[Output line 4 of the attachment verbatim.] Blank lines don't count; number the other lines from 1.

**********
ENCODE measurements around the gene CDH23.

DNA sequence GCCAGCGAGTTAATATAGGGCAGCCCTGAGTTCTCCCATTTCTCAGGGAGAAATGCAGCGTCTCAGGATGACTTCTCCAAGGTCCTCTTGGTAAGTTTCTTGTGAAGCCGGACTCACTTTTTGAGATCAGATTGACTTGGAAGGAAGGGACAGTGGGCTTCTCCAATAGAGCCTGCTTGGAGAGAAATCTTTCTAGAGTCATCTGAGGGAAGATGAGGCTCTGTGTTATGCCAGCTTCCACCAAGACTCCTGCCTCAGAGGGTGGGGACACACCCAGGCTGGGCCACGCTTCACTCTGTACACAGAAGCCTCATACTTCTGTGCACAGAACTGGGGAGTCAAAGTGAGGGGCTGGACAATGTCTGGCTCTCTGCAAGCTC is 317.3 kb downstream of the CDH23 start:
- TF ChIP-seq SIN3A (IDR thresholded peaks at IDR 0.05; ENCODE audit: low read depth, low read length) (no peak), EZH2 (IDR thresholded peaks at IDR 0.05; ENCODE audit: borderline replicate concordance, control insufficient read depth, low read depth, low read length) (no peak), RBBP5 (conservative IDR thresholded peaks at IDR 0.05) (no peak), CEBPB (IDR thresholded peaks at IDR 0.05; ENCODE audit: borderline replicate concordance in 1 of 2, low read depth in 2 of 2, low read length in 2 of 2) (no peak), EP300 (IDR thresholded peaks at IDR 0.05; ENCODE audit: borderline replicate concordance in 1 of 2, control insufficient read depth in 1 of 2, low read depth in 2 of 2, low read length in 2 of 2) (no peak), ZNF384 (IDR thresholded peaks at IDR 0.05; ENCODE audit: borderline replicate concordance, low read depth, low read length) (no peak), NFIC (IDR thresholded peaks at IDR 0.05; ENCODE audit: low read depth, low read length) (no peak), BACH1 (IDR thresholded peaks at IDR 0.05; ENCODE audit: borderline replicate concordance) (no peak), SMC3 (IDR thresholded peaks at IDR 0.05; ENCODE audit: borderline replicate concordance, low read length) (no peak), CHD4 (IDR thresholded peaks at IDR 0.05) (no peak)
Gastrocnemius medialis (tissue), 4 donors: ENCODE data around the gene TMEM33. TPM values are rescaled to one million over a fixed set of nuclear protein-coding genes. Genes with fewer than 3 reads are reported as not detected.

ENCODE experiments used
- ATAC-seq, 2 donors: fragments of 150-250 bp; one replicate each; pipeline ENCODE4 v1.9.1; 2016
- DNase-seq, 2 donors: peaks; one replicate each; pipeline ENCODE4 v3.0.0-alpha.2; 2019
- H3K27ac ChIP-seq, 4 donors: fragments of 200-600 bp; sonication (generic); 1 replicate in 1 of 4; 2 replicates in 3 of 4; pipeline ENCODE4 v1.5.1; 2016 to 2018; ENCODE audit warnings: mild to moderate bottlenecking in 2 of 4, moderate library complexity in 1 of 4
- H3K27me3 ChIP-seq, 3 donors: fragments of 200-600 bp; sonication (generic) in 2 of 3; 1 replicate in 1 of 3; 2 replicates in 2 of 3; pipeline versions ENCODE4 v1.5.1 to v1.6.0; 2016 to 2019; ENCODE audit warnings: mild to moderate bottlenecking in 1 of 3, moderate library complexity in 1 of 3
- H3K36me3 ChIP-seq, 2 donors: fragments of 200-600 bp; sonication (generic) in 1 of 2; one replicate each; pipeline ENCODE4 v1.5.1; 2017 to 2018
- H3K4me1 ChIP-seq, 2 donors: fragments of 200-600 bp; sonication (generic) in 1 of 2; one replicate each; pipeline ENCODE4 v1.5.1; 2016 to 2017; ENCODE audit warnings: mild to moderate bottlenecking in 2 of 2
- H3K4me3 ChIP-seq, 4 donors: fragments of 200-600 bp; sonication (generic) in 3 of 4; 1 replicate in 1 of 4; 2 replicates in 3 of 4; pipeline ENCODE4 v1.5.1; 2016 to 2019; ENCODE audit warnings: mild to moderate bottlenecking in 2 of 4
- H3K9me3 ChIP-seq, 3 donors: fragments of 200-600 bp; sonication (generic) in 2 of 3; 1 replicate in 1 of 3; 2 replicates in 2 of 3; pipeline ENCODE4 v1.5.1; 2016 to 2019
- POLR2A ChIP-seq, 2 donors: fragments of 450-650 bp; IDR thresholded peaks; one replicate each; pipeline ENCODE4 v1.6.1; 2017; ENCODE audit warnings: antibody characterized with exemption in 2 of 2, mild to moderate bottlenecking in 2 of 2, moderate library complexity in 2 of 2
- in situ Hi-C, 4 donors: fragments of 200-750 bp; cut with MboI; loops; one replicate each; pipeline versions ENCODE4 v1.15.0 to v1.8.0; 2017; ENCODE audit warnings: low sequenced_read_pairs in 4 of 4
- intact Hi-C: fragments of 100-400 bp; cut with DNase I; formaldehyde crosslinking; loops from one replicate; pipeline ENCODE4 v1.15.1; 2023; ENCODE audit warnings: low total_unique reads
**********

Gastrocnemius medialis (tissue), 4 donors: ENCODE data around the gene TMEM33. TPM values are rescaled to one million over a fixed set of nuclear protein-coding genes. Genes with fewer than 3 reads are reported as not detected.